⨳ the vertical app listing ⨳

2010 Feb 15, Monday

⨳ 2 minute read ⨳ 415 words ⨳ iOS

or how apple can fix the iPhone OS home screen mess

the iPhone OS home screen is broke.

it does not match the default set of apps; specifically mail.app, iPod.app, notes.app, and contacts.app. in each of these apps, scrolling is done vertically, not horizontally. there are no “pages” to slide between, the listing of apps flows top to bottom.

pages as an organization tool. you probably like the idea of blank space as an organization tool. i just so happens that the only blank space users can currently use are new pages. to switch to the app listing approach, apple would need to make 2 fillers available: one that fills a partial row horizontally, and another that adds a complete blank row.

pages as an artificial limitation. pages limit the number of apps displayed on your device. iphone os 3.1.3 has an 11 page limit where only 180 apps can be displayed (16 apps per page * 11 pages of apps + 4 apps in the dock). really? a scrolling listing would not have such artificial limits. iTunes.app, for example, doesn’t limit the song list to 180 songs, so why should the system? Apple got around this barrier by adding spotlight search: search for your hidden app, then you can run it.

spotlight search. the traditional search feature is accessed by pulling down on the app listing while at the top of a listing. contacts, songs, notes, etc. can be searched. many third-party apps have followed this approach for searching content within the app.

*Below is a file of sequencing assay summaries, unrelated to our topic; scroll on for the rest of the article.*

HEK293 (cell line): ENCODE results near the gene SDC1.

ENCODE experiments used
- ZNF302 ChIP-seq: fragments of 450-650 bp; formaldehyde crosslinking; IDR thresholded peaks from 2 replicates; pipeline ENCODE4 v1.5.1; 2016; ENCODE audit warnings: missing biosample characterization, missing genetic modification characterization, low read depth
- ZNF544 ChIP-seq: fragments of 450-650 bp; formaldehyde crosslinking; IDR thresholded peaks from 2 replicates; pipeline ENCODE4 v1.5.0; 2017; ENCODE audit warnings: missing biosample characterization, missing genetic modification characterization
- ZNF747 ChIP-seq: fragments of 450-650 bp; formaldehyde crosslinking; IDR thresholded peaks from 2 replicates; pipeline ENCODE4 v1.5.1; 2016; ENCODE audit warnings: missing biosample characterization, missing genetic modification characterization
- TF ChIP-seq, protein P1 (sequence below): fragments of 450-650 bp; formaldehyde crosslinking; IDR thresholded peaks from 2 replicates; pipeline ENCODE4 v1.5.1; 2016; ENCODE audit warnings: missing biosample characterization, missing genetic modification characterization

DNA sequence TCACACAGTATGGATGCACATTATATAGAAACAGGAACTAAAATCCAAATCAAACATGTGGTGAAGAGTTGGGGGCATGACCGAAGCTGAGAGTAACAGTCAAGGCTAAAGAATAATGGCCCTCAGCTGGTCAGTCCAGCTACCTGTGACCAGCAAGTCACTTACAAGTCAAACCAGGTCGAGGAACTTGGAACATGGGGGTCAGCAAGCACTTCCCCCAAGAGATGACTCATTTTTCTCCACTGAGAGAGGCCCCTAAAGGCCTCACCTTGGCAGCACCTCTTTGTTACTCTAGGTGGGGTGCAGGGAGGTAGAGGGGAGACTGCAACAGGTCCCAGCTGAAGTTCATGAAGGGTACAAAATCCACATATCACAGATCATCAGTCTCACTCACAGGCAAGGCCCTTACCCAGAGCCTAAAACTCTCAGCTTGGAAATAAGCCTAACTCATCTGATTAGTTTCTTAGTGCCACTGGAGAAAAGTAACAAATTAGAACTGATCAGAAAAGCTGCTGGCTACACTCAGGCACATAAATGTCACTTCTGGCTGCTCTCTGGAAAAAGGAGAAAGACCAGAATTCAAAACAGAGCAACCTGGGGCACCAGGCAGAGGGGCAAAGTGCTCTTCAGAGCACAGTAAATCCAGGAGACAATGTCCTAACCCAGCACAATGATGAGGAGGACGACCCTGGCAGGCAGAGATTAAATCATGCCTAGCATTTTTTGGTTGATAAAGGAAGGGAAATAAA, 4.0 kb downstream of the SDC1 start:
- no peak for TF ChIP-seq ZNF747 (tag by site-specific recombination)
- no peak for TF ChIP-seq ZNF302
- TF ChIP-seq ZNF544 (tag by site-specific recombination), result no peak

get home quick. what about getting back to the top of the app listing? simply tap the title bar or a single press of the home button will zip users up to the top where they can pull down spotlight search.

what becomes of the dock. simply put, the dock becomes obsolete. users can place their frequently-accessed apps at the the top of the list. suddenly, users can see up to 20 different apps at once, not 16 + 4 constant.

landscape orientation. with the dock banished, nothing would prevent the apps from ‘re-flowing’ between portrait and landscape modes. still 20 different apps, but now it’d be 5x4 rather than 4x5. the settings.app would have an option to set default orientation and an option to prevent switching. remember the two fillers that apple would make? they’d hold their listing position.

demo time. which is easier? more elegant? more mac-like?

vertical listing

horizontal pages

the vertical app listing - February 15, 2010 - Richard Koopmann